Captioned Radio Broadcast of Live Election Coverage

Based on press release (pdf file) with edits.
On election night, deaf and hard-of-hearing people can experience live radio coverage for the first time, when NPR, Harris Corporation and Towson University simulcast the first ever live, captioned radio broadcast.
NPR, Harris Corporation and Towson University is coordinating the broadcast as part of an initiative to make radio more accessible to the millions of consumers with sensory disabilities around the world.
Nearly seven million people in the United States are either deaf or hard of hearing, and more than 28 million Americans report having trouble with their hearing, according to Gallaudet University.
Stations hosting these broadcasts:
* WTMD in Baltimore
* WGBH in Boston
* KCFR in Denver.
The election broadcast is the latest event coordinated by the International Center for Accessible Radio Technology (ICART), which is headquartered at Towson University in Towson, Maryland.
WGBH in Boston will be acting as a technical resource for monitoring and caption production. WAMU (where I went to college!) in DC will serve as the transmitting station. The election broadcast also will be carried simultaneously on the Internet for anyone, anywhere, to view at A link to the broadcast also will be available at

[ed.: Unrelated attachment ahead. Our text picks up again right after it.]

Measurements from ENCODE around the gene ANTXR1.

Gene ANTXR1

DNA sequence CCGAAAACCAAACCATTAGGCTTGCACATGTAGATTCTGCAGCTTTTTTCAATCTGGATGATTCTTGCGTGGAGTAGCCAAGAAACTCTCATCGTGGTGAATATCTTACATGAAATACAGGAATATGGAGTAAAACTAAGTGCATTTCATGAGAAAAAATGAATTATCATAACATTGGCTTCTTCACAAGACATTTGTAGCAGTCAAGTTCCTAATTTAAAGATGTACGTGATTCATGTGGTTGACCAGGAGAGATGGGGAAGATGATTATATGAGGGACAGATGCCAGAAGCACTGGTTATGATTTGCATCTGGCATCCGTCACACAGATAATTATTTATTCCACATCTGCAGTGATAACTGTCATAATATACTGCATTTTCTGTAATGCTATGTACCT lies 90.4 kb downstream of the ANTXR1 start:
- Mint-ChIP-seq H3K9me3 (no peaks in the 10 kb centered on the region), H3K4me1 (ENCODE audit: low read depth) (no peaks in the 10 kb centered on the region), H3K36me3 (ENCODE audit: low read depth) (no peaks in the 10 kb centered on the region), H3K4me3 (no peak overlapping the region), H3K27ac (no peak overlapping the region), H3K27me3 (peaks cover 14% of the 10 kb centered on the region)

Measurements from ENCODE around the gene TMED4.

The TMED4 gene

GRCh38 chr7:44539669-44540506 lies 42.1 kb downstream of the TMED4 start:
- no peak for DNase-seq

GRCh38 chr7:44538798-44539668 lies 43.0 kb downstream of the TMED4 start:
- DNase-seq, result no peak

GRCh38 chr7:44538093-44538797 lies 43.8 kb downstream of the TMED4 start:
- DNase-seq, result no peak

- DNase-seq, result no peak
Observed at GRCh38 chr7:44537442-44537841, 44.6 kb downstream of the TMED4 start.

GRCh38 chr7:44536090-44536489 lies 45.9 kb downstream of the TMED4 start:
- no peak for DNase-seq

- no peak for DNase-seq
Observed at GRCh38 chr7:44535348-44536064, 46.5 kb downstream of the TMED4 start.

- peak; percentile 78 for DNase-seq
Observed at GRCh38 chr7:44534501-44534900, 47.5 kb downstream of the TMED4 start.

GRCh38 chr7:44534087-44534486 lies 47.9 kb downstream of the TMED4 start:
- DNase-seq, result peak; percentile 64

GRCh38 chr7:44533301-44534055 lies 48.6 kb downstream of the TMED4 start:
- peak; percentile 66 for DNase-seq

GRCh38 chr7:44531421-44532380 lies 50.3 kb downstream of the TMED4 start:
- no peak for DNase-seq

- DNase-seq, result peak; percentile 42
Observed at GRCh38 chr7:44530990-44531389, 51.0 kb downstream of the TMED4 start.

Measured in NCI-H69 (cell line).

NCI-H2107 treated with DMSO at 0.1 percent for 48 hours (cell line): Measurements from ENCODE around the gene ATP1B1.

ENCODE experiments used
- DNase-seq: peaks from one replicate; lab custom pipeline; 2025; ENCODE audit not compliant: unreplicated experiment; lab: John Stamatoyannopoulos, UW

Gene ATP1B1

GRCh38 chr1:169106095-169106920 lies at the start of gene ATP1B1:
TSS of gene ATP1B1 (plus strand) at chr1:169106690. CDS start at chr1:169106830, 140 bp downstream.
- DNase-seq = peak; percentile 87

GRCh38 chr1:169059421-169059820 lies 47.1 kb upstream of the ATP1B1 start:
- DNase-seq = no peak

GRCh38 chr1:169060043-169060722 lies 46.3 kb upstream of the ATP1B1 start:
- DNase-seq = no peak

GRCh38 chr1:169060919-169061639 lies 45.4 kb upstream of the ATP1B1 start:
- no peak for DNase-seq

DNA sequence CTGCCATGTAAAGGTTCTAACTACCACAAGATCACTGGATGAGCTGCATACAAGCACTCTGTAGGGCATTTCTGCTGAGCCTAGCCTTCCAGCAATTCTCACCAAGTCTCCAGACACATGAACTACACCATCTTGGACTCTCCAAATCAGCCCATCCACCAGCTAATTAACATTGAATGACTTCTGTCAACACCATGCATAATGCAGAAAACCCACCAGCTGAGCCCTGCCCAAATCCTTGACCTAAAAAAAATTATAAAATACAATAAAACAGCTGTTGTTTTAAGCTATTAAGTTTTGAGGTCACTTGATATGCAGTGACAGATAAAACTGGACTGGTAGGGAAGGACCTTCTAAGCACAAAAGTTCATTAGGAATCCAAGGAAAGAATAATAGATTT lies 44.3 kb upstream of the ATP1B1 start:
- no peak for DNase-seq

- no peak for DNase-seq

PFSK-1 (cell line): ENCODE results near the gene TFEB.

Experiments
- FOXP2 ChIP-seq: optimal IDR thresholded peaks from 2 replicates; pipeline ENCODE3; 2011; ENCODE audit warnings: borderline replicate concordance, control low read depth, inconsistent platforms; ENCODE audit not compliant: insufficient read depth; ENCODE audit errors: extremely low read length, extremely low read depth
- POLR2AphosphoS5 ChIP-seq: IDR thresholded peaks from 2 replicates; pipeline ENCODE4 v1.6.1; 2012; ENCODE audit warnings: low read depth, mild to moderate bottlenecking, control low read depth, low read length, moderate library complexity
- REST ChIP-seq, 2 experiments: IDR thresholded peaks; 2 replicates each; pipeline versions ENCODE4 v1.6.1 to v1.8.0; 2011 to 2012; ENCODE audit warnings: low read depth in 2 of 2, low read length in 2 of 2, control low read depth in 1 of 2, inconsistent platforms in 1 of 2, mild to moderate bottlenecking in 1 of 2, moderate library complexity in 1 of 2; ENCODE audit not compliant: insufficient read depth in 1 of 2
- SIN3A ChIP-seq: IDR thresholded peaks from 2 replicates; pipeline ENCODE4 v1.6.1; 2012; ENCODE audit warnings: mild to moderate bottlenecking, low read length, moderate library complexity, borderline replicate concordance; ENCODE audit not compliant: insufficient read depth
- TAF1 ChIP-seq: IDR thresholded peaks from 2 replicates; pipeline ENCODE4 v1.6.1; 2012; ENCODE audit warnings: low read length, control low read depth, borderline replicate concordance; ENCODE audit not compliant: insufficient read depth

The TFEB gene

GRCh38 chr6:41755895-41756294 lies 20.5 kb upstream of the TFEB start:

The broadcast uses cutting-edge digital HD Radio(TM) technology where viewers can view live radio content on specially equipped receivers.
HD Radio enables station operators to split their broadcasts up into multiple channels, providing several CD-quality channels for their audiences. Through this accessible radio initiative, a small amount of the total data capacity will be used to carry textual data that will be shown live on a screen on new versions of HD Radio receivers, essentially providing a closed-caption transcript of live broadcasts for people who are deaf or hard of hearing.
Another aspect of the project is designed to serve people who are blind or visually impaired. Specially equipped HD Radio receivers are in development with several features to provide the visually impaired audience with better access to broadcasts, such as audio prompts that notify which direction the tuner is going, what channel the radio is on, and larger, easier-to-read text
on the radios.

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